‘View from a Judgment Seat’-Quentin Bajac in conversation with Philip Gefter- Aperture Blog

Some short reflections on the article beyond its immediate relevance to section 5 EYV

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Quentin Bajac- photo copyright Ed Alcock

I read with interest the referenced article on the aperture blog, highlighted in section 5 of EYV (pp105) because of the Paul Graham reference. Bloomfield’s (2014) reference to ideas developing and changing during the process of executing a project are of interest and link to my own emerging thoughts about practice dictating the final out come of a project rather than sticking slavishly to a concept from the start of a process, idea, project or assignment. I will pick this theme up later but I was also interested in the wider content of the article and this short reflective writing piece picks up some of these wider themes.

The interview sheds some light on the role of The Museum of Modern Art’s (MOMA) role on photography over a number of decades. MOMA known the world over as a centre of modern art with photography being a key area of its work.

Quentin Bajac as the then new curator (January 2013) is in conversation with Philip Gefter who writes about photography. The interview raises some interesting issues about the role of  MOMA in the development of photography as an art form over a number of years.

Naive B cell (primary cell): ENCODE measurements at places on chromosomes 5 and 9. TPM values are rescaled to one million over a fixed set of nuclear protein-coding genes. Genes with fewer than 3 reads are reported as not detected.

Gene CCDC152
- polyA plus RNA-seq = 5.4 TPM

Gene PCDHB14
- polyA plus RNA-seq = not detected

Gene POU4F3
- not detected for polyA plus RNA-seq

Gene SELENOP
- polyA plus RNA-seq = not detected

The role of curator of photography at MOMA has in the past been referred to as: the judgement seat of photography. Bajac clarifies this suggesting the the history of photography being written by MOMA is now in competition with histories of photography being written by other institutions internationally. In short MOMA is one of a number of judgment seats on photography.

The conversation also considers the historically american centric view of MOMA regarding photography, indeed implying the photography was seen as fundamentally being an america centric art form. Bajac quickly replies that this might have been the case in the past but MOMA is in a different place now. Indeed the appointment of a european as the curator is perhaps a way of amending this history.

When asked about the mark he would want to leave on the photography department at MOMA, given the high profile predecessors in the role: Beaumont Newhall, Edward Steichen, John Szarkowski, and Peter Galassi, Bajac replies:

“to leave the museum with a photography department and collection that is more fully integrated into the museum’s collections, more in dialogue with the other departments, and more global in scope.”

Is he perhaps suggesting that photography still sits outside the notion of art as seen in great galleries and collections? I am unsure, but it is an interesting thought to ponder!

References

Bloomfield, R. (2014) Photography 1, Expressing Your Vision, Open College of the Arts, Barnsley

Gefter, R. (2013) View from a Judgment Seat-Quentin Bajac in conversation with Philip Gefter found at: http://aperture.org/blog/view-judgment-seat-quentin-bajac-conversation-philip-gefter/ (Accessed December 2015)

Quentin Bajac’s background experience can be found at: Bajac

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